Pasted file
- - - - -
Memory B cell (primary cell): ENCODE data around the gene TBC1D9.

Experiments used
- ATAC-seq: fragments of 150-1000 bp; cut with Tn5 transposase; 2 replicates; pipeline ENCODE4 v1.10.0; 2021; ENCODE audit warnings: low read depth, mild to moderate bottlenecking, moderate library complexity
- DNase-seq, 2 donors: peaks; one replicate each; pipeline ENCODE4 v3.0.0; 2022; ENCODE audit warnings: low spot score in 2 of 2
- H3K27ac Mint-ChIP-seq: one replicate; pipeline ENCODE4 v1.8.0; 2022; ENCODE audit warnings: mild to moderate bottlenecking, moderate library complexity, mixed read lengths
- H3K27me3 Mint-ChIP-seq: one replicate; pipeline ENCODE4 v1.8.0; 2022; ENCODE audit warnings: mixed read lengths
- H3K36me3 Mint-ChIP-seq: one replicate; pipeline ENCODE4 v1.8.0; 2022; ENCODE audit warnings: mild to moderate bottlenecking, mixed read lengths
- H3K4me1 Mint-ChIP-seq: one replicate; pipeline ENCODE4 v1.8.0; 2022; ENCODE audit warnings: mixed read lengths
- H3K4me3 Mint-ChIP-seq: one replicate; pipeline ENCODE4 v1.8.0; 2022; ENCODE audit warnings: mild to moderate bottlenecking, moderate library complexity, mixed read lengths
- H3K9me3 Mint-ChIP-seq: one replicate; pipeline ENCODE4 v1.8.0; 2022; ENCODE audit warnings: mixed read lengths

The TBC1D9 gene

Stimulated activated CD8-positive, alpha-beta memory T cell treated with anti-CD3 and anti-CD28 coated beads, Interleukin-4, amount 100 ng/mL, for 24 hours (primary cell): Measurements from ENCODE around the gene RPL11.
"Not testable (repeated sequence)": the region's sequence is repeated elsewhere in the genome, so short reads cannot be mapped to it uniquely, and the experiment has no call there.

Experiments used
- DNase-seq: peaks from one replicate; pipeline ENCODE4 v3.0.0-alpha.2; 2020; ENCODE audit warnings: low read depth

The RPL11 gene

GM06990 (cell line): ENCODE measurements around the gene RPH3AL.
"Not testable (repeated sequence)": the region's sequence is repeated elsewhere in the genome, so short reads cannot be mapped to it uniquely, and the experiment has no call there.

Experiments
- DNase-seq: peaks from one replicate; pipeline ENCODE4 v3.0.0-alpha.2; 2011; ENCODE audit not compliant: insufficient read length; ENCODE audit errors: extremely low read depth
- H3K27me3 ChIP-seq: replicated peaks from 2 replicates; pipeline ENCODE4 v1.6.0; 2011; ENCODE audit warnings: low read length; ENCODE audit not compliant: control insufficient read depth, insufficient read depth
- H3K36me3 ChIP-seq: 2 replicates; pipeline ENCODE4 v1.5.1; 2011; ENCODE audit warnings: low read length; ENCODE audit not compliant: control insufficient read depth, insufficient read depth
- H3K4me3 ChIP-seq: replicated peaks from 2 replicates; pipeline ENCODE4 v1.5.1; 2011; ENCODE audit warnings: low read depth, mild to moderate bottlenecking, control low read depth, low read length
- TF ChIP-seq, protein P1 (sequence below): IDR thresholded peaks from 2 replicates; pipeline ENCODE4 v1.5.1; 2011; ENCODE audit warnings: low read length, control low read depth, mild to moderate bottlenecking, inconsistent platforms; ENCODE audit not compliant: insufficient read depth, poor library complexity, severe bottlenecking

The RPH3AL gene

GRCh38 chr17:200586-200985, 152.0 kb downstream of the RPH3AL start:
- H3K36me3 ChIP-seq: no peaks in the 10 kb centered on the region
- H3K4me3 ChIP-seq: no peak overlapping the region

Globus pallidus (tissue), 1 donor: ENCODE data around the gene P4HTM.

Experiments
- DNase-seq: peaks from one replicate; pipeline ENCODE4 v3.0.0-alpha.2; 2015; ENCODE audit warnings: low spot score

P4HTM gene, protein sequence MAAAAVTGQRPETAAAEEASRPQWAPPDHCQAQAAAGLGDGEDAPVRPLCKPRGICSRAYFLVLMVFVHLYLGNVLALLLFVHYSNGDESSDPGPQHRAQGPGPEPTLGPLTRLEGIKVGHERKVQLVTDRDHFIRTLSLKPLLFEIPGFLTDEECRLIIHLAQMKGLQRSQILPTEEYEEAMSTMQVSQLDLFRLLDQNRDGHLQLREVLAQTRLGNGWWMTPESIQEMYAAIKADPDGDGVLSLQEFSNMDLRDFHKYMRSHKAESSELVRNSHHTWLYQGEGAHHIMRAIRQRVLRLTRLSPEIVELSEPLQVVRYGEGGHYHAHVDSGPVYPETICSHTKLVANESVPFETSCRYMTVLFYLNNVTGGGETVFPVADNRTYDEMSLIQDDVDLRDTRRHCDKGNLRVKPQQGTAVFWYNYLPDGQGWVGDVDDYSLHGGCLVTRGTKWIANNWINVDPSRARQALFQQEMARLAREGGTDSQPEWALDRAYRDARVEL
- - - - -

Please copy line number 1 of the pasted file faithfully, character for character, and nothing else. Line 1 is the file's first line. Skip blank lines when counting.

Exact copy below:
Memory B cell (primary cell): ENCODE data around the gene TBC1D9.